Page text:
A Polish college student hitchhiked for 54 hours, bouncing in the back of a lumber truck and a tractor-trailer rig hauling chocolates. A disabled German retiree rode through the night on a spine-twisting red-eye train.

Their journeys ended Tuesday at a makeshift tent city hastily erected on a wind-swept field on the outskirts of Rome. The ancient city has been coping with crowds for centuries, but now it's bracing for an unprecedented crush of up to 4 million pilgrims determined to pay tearful tribute to Pope John Paul II (search).

"I wanted to do something, to give something back to this person who did so much for others," said Aleksandra Stominska, 20, who hitchhiked her way to Rome from Krakow, Poland, where the Polish-born pontiff rose from priest to cardinal before becoming pope in 1978.

Her journey began Sunday morning and ended Tuesday afternoon, after hours of waiting on lonely stretches of highway with her thumb out.

She arrived desperate for a hot shower and a nap, and nursed a large bottle of mineral water while wandering a thicket of bright blue canvas tents — each jammed with eight cots fitted with flimsy mattresses — set up on a field on the campus of Rome's Tor Vergata University (search).

Similar camps were being thrown up on a fairground, in an unused railway building and inside a concert hall, along with hundreds of portable toilets and medical tents to be manned round-the-clock starting Wednesday. A stay at the camps is free, and authorities have not said how much they are spending to set them up.

"We are increasing the number of tents," said Fabio Palombi, coordinator for Italy's Civil Protection Department, which fears the stream of pilgrims soon will swell into a flood. Officials say they're considering opening Rome's Olympic Stadium as an impromptu campground.

Mayor Walter Veltroni (search) warned the city's 3 million citizens that the run-up to Friday's funeral could be unlike any influx they've ever seen, and it's certainly shaping up that way. Poland's Foreign Ministry said Tuesday that about 2 million Poles alone are expected to converge on Rome.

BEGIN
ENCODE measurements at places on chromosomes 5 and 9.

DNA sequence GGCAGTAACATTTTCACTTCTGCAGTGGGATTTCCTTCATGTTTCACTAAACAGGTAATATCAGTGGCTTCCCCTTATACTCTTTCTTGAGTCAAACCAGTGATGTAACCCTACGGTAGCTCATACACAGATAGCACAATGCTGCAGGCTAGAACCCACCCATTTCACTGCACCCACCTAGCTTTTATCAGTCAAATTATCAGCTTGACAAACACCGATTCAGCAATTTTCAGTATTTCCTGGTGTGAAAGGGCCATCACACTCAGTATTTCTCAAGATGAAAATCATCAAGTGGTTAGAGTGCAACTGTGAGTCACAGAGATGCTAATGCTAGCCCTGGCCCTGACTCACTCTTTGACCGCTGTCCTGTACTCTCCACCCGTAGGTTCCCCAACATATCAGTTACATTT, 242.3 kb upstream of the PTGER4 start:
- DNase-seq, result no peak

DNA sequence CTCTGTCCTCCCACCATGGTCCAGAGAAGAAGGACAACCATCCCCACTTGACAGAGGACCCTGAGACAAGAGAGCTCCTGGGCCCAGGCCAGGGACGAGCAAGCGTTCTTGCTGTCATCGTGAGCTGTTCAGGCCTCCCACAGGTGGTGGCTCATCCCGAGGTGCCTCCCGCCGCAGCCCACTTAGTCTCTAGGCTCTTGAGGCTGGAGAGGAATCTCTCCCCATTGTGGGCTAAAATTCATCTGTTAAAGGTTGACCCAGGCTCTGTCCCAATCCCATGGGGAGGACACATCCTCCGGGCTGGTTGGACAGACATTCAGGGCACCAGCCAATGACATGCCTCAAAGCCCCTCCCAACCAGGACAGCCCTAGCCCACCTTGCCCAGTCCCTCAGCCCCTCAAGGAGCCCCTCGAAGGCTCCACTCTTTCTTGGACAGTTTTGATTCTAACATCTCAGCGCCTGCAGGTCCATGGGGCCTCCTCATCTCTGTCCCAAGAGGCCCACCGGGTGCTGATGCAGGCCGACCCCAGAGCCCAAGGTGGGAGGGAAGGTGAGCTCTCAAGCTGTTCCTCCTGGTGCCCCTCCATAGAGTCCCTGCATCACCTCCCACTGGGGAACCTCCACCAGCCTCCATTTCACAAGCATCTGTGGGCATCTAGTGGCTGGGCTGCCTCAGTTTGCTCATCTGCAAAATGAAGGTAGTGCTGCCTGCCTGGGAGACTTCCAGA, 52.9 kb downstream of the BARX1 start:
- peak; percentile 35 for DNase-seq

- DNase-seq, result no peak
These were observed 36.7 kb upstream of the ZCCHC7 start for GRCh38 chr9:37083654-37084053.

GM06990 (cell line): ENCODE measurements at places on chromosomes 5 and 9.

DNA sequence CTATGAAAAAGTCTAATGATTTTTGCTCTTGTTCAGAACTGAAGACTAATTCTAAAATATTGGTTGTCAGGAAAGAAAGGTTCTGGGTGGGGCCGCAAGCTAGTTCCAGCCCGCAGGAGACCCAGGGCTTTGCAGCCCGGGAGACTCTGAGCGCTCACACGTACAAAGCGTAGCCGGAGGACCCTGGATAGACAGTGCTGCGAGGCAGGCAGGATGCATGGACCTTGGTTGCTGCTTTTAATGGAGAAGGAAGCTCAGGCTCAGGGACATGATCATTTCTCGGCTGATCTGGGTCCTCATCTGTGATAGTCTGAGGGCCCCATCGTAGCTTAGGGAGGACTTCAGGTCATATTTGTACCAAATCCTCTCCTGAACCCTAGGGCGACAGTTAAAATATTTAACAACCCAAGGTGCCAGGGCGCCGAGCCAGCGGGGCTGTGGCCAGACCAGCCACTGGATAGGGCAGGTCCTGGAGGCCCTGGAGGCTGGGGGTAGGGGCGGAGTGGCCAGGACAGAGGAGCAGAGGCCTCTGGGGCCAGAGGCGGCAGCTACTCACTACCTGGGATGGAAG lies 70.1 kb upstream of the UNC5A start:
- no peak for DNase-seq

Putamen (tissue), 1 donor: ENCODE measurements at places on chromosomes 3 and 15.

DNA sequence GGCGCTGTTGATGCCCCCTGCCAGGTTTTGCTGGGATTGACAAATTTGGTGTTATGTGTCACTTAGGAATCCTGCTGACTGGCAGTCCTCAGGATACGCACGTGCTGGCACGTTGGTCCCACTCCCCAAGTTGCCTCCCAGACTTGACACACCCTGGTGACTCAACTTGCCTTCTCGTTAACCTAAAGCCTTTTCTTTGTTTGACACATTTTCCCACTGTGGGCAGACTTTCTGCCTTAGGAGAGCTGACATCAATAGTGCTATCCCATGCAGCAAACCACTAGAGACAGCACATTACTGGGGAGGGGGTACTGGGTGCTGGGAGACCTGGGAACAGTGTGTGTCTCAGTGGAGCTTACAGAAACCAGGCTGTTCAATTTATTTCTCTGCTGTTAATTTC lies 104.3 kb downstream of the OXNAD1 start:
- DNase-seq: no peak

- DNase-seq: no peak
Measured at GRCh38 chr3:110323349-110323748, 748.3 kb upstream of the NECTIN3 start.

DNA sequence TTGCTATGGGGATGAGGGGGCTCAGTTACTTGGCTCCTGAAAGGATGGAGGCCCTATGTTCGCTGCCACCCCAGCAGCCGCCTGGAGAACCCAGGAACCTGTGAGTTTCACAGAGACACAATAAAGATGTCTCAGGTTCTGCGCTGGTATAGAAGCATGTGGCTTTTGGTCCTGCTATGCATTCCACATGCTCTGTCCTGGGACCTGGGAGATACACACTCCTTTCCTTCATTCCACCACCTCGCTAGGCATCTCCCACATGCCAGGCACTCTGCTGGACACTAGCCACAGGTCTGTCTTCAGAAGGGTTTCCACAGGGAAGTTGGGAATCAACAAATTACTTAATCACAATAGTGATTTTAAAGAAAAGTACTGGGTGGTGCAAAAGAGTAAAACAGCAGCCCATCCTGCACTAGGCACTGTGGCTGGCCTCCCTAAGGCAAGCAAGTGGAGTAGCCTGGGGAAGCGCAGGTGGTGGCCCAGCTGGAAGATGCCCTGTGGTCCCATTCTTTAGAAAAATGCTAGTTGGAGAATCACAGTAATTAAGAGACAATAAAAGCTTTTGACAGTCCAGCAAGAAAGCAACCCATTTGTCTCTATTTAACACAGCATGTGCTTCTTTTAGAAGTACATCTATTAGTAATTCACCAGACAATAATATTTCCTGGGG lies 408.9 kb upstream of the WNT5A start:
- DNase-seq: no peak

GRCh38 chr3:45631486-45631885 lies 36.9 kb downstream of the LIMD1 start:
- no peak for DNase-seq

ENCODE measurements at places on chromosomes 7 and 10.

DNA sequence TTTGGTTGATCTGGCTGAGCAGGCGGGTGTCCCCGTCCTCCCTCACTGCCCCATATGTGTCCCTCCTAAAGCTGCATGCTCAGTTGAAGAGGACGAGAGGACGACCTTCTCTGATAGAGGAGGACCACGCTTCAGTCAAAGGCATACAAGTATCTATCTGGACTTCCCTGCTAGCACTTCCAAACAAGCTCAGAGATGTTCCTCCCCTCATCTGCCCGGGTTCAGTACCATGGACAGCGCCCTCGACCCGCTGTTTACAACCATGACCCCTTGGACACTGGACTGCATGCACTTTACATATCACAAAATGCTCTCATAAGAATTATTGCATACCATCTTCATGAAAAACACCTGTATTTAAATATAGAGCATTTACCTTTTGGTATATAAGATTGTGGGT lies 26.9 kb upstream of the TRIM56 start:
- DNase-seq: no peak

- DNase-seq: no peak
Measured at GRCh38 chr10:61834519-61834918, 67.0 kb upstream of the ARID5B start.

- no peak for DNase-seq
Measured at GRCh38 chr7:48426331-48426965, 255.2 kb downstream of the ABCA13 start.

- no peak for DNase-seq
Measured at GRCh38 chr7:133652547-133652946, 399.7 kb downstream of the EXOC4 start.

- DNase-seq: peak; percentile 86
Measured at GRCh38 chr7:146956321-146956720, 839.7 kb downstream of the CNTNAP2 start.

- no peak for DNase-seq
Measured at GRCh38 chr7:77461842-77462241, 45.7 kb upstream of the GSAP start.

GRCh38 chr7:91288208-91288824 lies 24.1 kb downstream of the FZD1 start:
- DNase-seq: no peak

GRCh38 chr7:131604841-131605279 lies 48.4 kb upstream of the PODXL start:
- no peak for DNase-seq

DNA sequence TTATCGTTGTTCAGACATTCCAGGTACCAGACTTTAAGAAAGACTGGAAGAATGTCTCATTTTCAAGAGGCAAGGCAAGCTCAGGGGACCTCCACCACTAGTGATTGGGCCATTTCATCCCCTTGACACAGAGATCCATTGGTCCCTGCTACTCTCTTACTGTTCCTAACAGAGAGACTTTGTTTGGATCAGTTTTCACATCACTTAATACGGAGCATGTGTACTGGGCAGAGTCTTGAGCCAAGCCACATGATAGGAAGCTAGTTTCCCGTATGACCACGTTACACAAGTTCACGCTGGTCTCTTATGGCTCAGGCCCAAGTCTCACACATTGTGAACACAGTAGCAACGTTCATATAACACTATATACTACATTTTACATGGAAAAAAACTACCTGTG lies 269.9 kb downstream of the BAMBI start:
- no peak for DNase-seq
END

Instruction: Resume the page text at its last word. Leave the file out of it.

By the tens of thousands, Catholics from around the globe are streaming into the capital, fighting for taxis and squeezing into buses resembling rush-hour Tokyo subways. Nuns were seen sitting on their luggage waiting for buses at Rome's main station, where knots of young pilgrims using their backpacks as pillows dozed at midday.

"I'm very, very tired, but I'm strong because of the pope," said Johanna Koch Mueller, 70, swinging her fists in the air like a boxer.

The retired public administrator from Munich, Germany, rode an overnight train to Rome. It was a painful journey: She suffers from severe curvature of the spine.

But missing the pope's funeral, she said, was unthinkable.

"It's my private pilgrimage," she said, clutching a sign in German that read, "Thank you, good shepherd."

Many of the early arrivals have been heading straight to the Vatican to view the pope's body, on public display in St. Peter's Basilica, where he will be laid to rest Friday in a grotto. On Tuesday, a long line of mourners — some enduring up to eight hours beneath a withering sun — snaked into the church for a second day.

Several elderly people fainted despite a phalanx of volunteers handing out bottled water to those holding rosaries and praying while waiting for a brief glimpse of the pope's remains.

"In line, people are chatting, laughing and relaxed," said 24-year-old Sara Milanese, one of a group of uniformed scouts who arrived on an overnight train after a seven-hour trip from northern Italy and waited three hours.

"Inside the basilica, there's a lot of reflection. Everyone is totally silent. I was crying," she said, as she sat on a sidewalk eating breakfast.

Rome authorities appealed to pilgrims this week to stagger their arrivals. Transit officials, meanwhile, said 166 extra trains would be running this week around Italy to shuttle pilgrims to Rome, especially those in larger cities such as Milan and Naples.

The city has experience in dealing with big crowds: In 2000, millennium celebrations drew an estimated 25 million to the Italian capital, including 1 million young people for World Youth Day. But those masses were spread over the year; the 4 million expected to mourn the pope will descend on Rome within a few days.

Romuald Stamkiewicz, a 20-year-old Pole who traveled from Krakow, said he was heartened by a German family of Good Samaritans he met along the way who gave him a meal and some pocket money.

He conceded he could have stayed home and followed the funeral on television.

"But it's not the same to just watch TV," he said. "It's just not the right atmosphere. Not after everything this pope has done for us."